Mississippi: Natchez Jewish history at conference

Most of the world’s Jews might not recognize Natchez, Mississippi as a hotbed of Judaic activity, but the eighth biennial Historic Natchez Conference is including this topic on its program.

And, in November, the 10th Angels on the Bluff Cemetery Tour takes place, in which historic characters come to life. This year, one of them will be Clara Lowenburg Moses (see below for more).

On Thursday, October 8, the conference begins at the Eola Hotel and among the sessions are will look at post-Civil War Natchez merchants, yellow fever epidemics, and a session on the Southern Jewish experience (3pm, Temple B’nai Israel). Photo above right is the synagogue in 1872.

The Institute on Southern Jewish Life has an excellent history of Natchez Jewish community, click here.

When the US took over the Natchez territory in the late 1790s, peddler Henry Jacobs got full American citizenship, a first for the Jews of the area.

Some early Jewish families in the town were MONSANTO, ABRAMS, BUCKHOLTZ/BUCKELS, LEHMAN, HARRIS, BEEKMAN, TILLMAN, DAVID, BLOOM, ADLER, BENJAMIN, FRANK, LOWENBERG, GEISENBERGER, LEMLE, ROOS and MOSES.

Friday sessions cover archeology, Natchez Indians, the Black experience, slavery, the Civil War, church history, Natchez women during the war and more.

On Saturday, there will be a genealogy workshop with Teri Tillman at the Armstrong Library at 2 pm.

See the Natchez Democrat article for more details on the conference.

For more on the Angels on the Bluff Cemetery Tour, click here.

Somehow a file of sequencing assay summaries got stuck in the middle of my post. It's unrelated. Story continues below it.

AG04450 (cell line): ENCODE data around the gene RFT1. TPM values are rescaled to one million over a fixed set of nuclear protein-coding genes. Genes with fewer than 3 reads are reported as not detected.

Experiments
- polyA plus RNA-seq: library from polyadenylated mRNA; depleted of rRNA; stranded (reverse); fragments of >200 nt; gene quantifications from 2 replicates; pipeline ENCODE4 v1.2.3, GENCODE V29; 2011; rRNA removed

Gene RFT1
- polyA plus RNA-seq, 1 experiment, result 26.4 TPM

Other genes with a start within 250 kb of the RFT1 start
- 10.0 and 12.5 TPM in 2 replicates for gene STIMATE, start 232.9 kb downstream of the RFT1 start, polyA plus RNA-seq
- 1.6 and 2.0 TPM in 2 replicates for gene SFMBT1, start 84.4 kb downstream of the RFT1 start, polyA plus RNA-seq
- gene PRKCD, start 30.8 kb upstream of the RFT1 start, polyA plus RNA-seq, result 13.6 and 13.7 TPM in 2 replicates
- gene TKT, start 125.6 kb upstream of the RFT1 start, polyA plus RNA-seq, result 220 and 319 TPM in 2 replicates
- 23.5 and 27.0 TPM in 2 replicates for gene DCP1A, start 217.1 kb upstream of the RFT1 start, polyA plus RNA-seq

The tour is set for 5-8pm, Friday and Saturday, November 6-7, at the Natchez City Cemetery; tickets are $15.

An event organizer said that people enjoy history when it comes alive to them. “And that is what our actors do. They don’t just stand and recite a bunch of facts. They bring these people to life.”

Funds raised benefit preservation projects of the cemetery association. This year’s Jewish character (of the six characters to “come to life” this year) is high on the cemetery’s Jewish Hill. For the index to individuals buried in the city’s Jewish cemetery, established in 1843, click here.

Clara Lowenburg Moses was born into a prominent Natchez Jewish family. While privileged, she also experienced tragedy.

According to event publicity organizer Teri Tillman, Moses was a wonderful story teller and wrote down stories to be passed through her family. “Anytime I want to study anything about the Jewish history of our city, I can look to those stories,” she added.

The other characters are Louis Winston, Isaac Hathaway, the Rev. Joseph “Buck” Stratton, Hunter Course, T. Otis Baker and S. Quinn Booth.

See more about these individuals at the second newspaper article link above.

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